Educators12 March 2017
Recently I attended a planning meeting for a client’s transition into a mainstream Reception class (the South Australian equivalent to Kindergarten). We talked alot about how to best prepare him for school and all of the things we needed to put in place AT school, but when I thought back about my daughter’s first year of school, (and the following years), it was the after school conversations that were also really important.
Starting school is a major time of transition for us as parents as well as our children. For the first time, they are spending a significant amount of time away from us and we are dying to know what they have done, thought and experienced throughout the day.
In subsequent years, we gradually get a clearer picture of the process but the subject matter gets more complex. Although most parents find that getting their child to talk about school is not as easy as it seems, it does of course pose extra challenges for children who use AAC and are still developing their language and communication skills.
So today, when I was chatting to my client’s mum after the school meeting, I suggested they begin a routine at home that creates a habit and models the process of talking about your day. Of course, we can never know what to expect from our kids, nor can we ensure they will always tell us the things we want to know (as far as I know, no parent has figured this one out), but we can create a situation where they are given the opportunity, where talking about your day becomes a family routine, and where their favourite people in the world are doing something that they might want to learn to do too (sharing with each other – not just the what, but also the good, bad and ugly).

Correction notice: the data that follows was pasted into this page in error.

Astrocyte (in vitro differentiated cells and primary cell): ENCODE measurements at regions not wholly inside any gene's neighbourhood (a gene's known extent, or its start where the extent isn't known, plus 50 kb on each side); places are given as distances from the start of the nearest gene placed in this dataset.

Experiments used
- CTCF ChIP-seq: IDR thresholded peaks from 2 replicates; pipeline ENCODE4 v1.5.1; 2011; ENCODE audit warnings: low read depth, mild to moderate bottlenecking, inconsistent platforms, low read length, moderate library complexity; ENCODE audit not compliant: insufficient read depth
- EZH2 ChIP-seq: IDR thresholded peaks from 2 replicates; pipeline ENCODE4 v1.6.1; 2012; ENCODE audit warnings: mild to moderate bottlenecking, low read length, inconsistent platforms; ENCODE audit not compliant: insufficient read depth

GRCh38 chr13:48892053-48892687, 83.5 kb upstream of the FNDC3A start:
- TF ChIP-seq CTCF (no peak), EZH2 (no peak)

I decided to modify an idea that I have used previously to encourage conversation at dinner time.
These are just a simple place mat (print and laminate) with some conversation starters. Click here to download a pdf. There are lots of options you can use on the place mat. We chose to limit the starting one to 4, but make yours with as many as you like, and as simple or complex as you like depending on the people in your family.
Other ideas might be:
For school children, you could try something like this one (click here to download a pdf)
Then of course you have to help your child learn to use them! It’s just a tool not a magic bullet.
Here are some of my suggestions for implementing them. The amount of modelling and scaffolding you use will depend on the individual:
This version is just a simple starting point, but goes beyond common mealtime boards that often contain only”more”, “finished”, “yum”, “yuck” and the names of food items. It can also promote a fun family sharing time together.
For older children and adults, here is a link to some cool place mats I found on the web chowtimechat.com
I’m sure with all of these ideas you can modify these or make your own to suit your family.